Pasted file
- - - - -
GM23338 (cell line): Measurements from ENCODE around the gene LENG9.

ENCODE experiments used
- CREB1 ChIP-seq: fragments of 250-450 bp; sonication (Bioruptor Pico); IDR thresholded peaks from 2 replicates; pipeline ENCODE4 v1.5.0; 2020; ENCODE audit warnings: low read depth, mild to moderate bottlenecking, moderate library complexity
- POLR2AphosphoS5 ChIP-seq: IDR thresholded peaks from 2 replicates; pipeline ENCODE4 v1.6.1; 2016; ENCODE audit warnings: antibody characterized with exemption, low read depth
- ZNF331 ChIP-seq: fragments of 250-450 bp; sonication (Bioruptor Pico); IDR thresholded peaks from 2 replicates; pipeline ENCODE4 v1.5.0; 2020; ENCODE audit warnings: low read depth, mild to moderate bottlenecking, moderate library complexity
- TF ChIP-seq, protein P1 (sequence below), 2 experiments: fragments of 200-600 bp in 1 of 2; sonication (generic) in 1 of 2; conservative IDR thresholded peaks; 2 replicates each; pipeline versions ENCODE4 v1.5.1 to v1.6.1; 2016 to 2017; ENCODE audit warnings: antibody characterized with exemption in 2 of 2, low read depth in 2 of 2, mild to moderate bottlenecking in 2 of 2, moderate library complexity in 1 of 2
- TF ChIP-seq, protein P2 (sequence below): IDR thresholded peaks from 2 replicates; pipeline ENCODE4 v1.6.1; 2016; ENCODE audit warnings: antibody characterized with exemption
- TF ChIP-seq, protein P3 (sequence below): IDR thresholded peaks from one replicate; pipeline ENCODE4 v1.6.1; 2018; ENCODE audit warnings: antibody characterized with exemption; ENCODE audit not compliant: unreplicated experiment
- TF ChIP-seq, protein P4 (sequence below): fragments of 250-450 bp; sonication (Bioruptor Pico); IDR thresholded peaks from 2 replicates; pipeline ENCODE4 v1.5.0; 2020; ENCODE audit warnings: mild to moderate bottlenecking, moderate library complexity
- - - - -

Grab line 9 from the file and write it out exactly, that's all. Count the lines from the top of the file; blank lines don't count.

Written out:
- TF ChIP-seq, protein P4 (sequence below): fragments of 250-450 bp; sonication (Bioruptor Pico); IDR thresholded peaks from 2 replicates; pipeline ENCODE4 v1.5.0; 2020; ENCODE audit warnings: mild to moderate bottlenecking, moderate library complexity